A while back, I heard the following definition for a bargain:
It is something that you don’t need at a price that you can’t resist.
Although this definition might seem too anecdotic and a bit “unserious”, it is a wonderful illustration of the psychology behind bargains and it explains why sometimes we buy not-so-useful things.
The definition above illustrates that there are two types of utilities involved.
For those of you who don’t know what utility is, it is a fancy word used by economists to describe benefit or pleasure or happiness. For example consuming a bottle of water will bring some benefit / pleasure / happiness to the drinker.
Normative economics takes into account the utility derived from consumption of the good or service. Behavioural economics, however, acknowledges that alongside the benefit of consumption, there is some pleasure (utility) that comes from the purchase itself. This was named by Richard Thaler (1985) as Transaction utility.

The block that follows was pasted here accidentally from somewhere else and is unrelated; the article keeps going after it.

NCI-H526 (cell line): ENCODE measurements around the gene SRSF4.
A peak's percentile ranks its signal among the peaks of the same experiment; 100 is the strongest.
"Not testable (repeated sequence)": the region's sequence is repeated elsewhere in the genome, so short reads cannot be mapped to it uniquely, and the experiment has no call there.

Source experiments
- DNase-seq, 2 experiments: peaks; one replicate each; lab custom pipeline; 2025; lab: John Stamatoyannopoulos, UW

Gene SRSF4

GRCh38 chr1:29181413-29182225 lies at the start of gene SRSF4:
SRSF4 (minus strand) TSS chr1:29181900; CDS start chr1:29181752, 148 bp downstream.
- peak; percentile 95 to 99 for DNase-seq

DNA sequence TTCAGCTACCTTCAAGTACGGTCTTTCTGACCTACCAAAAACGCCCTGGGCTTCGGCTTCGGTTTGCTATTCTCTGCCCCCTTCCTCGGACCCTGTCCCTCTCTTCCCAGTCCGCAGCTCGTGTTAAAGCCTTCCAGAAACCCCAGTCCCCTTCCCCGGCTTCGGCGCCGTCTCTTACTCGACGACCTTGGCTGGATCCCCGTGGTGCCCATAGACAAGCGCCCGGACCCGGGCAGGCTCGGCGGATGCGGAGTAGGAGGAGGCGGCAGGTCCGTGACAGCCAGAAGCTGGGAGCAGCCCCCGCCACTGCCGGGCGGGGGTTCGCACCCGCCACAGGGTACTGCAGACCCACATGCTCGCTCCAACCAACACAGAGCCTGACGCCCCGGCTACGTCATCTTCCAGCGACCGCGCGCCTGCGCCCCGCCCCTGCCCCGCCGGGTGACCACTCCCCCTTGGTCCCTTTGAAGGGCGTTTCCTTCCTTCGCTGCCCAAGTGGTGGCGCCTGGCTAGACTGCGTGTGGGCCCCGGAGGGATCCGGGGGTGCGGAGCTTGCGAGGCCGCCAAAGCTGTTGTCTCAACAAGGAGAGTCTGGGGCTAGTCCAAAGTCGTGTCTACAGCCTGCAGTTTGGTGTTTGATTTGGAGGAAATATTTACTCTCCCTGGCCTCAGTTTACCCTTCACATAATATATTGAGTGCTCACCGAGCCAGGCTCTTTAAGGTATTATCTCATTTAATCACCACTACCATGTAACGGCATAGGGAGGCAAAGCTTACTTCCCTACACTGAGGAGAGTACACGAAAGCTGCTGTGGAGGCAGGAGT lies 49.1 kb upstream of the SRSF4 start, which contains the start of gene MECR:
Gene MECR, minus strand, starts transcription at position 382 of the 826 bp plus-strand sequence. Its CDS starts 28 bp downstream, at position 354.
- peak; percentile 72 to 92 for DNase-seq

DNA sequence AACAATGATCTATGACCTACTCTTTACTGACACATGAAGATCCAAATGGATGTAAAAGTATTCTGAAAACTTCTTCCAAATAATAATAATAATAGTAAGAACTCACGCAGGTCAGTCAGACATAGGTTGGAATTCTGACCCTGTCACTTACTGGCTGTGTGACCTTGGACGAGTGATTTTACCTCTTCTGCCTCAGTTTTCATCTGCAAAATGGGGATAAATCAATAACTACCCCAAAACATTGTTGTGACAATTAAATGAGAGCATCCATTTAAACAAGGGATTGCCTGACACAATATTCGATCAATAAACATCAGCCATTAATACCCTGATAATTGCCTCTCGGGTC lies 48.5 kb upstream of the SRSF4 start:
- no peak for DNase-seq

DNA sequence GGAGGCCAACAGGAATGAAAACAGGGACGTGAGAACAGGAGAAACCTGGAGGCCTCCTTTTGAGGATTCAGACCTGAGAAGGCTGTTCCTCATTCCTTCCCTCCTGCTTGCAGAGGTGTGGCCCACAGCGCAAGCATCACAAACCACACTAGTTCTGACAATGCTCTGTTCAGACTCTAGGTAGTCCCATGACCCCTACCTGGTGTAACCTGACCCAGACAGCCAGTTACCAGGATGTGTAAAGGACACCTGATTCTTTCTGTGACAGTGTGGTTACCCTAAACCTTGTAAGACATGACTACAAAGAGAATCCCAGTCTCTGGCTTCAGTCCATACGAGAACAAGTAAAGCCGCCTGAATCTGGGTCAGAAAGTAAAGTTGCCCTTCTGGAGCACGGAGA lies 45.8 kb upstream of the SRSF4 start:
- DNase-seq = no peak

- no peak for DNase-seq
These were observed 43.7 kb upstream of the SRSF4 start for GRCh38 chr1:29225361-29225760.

In other words, Transaction utility is the pleasure one gets from the deal itself.
Quite interestingly, in the case of a bargain, the consumption utility is close to zero or even negative (i.e. you have to do something with that useless thing and most likely it will bring some head-aches.) while, at the same time, the transaction utility is very high – a price that you can’t resist.
What I believe happens in the moment of purchase is that (at least some) people recognize the low consumption utility, yet can’t resist the great deal. Subsequently, because of confirmation bias, they try to find arguments that support the purchase. More specifically these arguments are directed towards tackling the low consumption utility. In other words, although they realize that the item itself is not particularly useful, they conjure possible uses for the item.
Thaler, R.H., (1985), "Mental Accounting and Consumer Choice," Marketing Science, 4 (3), 199-214.